TRENTON, N.J. (CBS) — A terrible green, white and brown tapestry is covering everything below the trees along South Warren Street in Downtown Trenton.
That’s right it’s bird poop and residents are not happy.READ MORE: Amtrak Forced To Reduce Service Along Northeast Corridor Due To COVID-Related Staffing Shortage
“It’s nasty and then when it rains it gets all over your shoes and it’s gross,” says Briana Radice.
The culprit for all the crud is a massive murder, that’s the proper term for flock of crows, and wildlife experts believe there could be as many as 30,000 crows roosting downtown.
While many people plow through the poop going to and from work, nearby resident Samara Lentz says living with the droppings is unbearable.
“There’s no way to keep up with it, wash your car every single day and then every single night it’s completely covered,” explains Lentz. “It has come out the car vents and so it just smells like crow feces in the car.”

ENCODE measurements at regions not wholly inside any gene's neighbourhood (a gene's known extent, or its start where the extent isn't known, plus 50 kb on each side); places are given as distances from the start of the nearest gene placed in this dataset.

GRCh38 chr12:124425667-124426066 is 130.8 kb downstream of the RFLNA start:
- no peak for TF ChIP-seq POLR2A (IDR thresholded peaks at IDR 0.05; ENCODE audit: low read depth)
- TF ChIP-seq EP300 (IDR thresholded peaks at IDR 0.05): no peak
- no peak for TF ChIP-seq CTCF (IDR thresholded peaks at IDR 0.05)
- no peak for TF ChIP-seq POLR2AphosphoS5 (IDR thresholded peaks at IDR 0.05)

Lentz says for more than a year she and her neighbors have implored local officials for help with little relief.
Now it’s time for some real crow combat.
Starting on Tuesday night, the U.S. Department of Agriculture’s Wildlife Service is using a variety of tools to scare off the birds which roost large masses to stay warm from October through March.READ MORE: 1 Dead After Being Shot 3 Times In North Philadelphia
They’re using laser pointers which experts say look like lightsabers to crows, as well as screaming flares and car-mounted speakers to amplify crow distress calls.
“Our goal here is to not allow them to settle into the roost but to harass them out before they get into the area,” says Kimberly Clapper from the USDA Wildlife Services.
She says the methods for harassing the crows are common in wildlife management.
“They are non-lethal, they are all approved methods and they are safe,” says Clapper.
Around 6 p.m. Tuesday, the first of the flares went up.
“It worked pretty well,” said Clapper, “The goal now is to kinda move out and figure out where the crows have gone and continue to harass them into smaller and more tolerable groups that aren’t going to pose such an issue.”
Since there is a good chance of the crows returning, USDA officials will continue with the scare tactics from 4 – 9 p.m. for no more than four consecutive days through Feb. 23.
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